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Can Smart Policies Reconcile Singapore's Green Economy with Sand Imports from Southeast Asia?

Michael Hübler and Frank Pothen

Hannover Economic Papers (HEP) from Leibniz Universität Hannover, Wirtschaftswissenschaftliche Fakultät

Abstract: This article tries to increase public awareness of a crucial but rarely discussed global challenge by introducing a novel economic analysis: drawing on insights from various disciplines, it studies policies regulating sand extraction and trade. While sand is essential for construction and land reclamation worldwide, its extraction causes severe ecological damage in oceans, in rivers and on beaches and thus has high social costs. To derive solutions to this paramount global challenge, this article focuses on sand exports from developing countries in Southeast Asian to Singapore as a prominent example. It evaluates output, export and import taxes as the means to reduce sand extraction and trade. To this end, it utilizes an Eaton and Kortum type trade model within a general equilibrium framework. Overall, an output tax can reduce sand extraction to a large extent, while the economic costs are small for Singapore and slightly positive for the Southeast Asian sand exporters. As a novel policy, the sand tax can be implemented as a Sand Extraction Allowances Trading Scheme (SEATS). This policy can help sustainably balance Singapore's economic growth with Southeast Asia's economic development.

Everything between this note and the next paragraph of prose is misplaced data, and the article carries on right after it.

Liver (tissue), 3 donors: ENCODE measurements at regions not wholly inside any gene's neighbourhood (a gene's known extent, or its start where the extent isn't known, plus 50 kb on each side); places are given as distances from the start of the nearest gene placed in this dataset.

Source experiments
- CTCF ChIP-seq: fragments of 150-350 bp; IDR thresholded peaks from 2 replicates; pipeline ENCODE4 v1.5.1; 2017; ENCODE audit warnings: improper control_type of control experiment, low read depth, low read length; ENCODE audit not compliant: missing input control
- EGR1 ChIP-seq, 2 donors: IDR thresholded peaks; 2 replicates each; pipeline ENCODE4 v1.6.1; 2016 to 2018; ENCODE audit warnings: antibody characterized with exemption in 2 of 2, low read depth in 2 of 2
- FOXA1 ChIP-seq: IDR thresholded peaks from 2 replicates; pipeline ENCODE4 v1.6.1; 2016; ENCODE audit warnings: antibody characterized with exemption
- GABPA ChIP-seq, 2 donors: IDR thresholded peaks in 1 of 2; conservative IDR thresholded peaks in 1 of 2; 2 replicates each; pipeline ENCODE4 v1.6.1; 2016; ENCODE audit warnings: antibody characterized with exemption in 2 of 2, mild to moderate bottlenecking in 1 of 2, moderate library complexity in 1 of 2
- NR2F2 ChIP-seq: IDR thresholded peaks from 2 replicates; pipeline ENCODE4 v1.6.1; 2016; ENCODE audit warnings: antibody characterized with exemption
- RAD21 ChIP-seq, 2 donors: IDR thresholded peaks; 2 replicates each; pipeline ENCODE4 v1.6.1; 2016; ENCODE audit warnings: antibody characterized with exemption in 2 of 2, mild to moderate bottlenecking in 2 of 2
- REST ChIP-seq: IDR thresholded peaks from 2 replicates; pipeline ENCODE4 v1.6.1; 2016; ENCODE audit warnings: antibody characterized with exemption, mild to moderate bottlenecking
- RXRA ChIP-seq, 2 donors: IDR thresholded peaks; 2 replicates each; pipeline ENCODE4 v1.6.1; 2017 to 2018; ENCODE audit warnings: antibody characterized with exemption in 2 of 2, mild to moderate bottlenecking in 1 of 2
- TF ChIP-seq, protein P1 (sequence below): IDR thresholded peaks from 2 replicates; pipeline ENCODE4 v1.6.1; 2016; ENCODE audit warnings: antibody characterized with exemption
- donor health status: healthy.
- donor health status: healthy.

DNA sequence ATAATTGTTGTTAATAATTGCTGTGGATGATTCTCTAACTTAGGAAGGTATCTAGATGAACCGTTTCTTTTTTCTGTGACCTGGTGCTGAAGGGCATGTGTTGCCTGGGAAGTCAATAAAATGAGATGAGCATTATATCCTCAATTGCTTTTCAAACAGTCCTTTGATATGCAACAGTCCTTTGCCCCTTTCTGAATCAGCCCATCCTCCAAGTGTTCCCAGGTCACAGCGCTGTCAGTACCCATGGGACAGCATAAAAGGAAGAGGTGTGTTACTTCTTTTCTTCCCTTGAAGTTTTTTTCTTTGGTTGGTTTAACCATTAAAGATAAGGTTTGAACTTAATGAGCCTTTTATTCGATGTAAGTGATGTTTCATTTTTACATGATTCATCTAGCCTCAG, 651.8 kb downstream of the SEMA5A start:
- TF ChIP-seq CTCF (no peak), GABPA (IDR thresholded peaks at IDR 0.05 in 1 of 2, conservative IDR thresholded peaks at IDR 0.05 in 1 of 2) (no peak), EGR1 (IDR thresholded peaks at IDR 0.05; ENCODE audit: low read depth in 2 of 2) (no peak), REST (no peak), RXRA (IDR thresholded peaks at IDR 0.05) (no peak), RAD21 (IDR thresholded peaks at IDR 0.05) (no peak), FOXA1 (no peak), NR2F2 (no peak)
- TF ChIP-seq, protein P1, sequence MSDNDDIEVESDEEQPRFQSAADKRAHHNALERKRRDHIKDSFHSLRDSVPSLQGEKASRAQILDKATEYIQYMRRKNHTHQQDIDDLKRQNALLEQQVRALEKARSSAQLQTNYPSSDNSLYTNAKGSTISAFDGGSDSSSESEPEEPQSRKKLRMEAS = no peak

Keywords: Sand extraction; trade policy; Singapore; Eaton-Kortum trade model (search for similar items in EconPapers)
JEL-codes: F13 Q02 (search for similar items in EconPapers)
New Economics Papers: this item is included in nep-env, nep-int and nep-sea
Date: 2018-11
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